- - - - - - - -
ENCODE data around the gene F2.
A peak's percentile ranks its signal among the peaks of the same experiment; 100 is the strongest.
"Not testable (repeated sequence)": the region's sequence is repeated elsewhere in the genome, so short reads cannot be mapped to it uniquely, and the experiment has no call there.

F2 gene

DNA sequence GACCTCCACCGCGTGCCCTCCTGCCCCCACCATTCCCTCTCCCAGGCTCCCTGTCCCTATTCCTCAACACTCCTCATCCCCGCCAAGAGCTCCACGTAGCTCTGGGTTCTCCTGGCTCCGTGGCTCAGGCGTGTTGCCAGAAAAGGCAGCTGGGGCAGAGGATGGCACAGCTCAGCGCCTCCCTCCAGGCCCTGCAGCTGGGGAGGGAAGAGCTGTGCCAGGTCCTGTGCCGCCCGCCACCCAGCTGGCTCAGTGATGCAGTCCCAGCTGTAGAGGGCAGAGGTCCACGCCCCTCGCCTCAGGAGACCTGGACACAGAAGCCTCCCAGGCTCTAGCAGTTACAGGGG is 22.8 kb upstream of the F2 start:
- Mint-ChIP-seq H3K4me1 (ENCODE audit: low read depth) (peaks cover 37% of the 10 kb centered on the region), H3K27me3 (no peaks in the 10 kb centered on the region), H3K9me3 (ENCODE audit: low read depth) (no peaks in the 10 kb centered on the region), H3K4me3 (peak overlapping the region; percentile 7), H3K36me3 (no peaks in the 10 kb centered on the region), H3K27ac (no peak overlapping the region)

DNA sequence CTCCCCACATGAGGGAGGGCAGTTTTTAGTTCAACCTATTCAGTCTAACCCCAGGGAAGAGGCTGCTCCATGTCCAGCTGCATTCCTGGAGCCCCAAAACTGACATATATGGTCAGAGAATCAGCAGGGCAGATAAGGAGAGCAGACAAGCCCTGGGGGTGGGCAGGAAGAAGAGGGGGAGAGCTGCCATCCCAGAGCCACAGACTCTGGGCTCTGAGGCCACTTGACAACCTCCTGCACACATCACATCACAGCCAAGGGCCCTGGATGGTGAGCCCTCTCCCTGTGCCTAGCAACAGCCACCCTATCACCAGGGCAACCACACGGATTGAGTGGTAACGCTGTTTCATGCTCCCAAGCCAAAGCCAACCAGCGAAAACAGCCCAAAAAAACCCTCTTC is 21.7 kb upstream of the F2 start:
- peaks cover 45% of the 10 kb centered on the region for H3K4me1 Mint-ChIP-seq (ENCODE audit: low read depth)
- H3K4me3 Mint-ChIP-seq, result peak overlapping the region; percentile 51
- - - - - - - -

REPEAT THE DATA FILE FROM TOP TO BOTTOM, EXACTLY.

ENCODE data around the gene F2.
A peak's percentile ranks its signal among the peaks of the same experiment; 100 is the strongest.
"Not testable (repeated sequence)": the region's sequence is repeated elsewhere in the genome, so short reads cannot be mapped to it uniquely, and the experiment has no call there.

F2 gene

DNA sequence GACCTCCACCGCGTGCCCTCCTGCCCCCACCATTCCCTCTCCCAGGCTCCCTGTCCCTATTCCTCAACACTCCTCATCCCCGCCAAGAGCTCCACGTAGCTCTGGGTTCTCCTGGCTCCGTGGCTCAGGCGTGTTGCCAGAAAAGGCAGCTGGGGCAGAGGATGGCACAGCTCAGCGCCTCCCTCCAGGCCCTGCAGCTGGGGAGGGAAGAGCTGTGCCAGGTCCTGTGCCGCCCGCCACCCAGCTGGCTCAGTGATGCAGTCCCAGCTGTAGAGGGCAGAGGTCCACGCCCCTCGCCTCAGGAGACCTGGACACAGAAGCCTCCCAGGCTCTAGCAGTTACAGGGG is 22.8 kb upstream of the F2 start:
- Mint-ChIP-seq H3K4me1 (ENCODE audit: low read depth) (peaks cover 37% of the 10 kb centered on the region), H3K27me3 (no peaks in the 10 kb centered on the region), H3K9me3 (ENCODE audit: low read depth) (no peaks in the 10 kb centered on the region), H3K4me3 (peak overlapping the region; percentile 7), H3K36me3 (no peaks in the 10 kb centered on the region), H3K27ac (no peak overlapping the region)

DNA sequence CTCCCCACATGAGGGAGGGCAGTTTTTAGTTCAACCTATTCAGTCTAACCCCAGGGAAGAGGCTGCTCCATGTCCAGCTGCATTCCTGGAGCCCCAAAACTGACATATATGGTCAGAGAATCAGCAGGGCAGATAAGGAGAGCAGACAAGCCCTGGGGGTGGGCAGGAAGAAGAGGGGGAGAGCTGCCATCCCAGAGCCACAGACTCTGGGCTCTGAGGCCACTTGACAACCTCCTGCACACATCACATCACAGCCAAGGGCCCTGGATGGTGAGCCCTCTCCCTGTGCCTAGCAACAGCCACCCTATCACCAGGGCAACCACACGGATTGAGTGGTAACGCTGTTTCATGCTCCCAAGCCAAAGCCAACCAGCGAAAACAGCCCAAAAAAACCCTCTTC is 21.7 kb upstream of the F2 start:
- peaks cover 45% of the 10 kb centered on the region for H3K4me1 Mint-ChIP-seq (ENCODE audit: low read depth)
- H3K4me3 Mint-ChIP-seq, result peak overlapping the region; percentile 51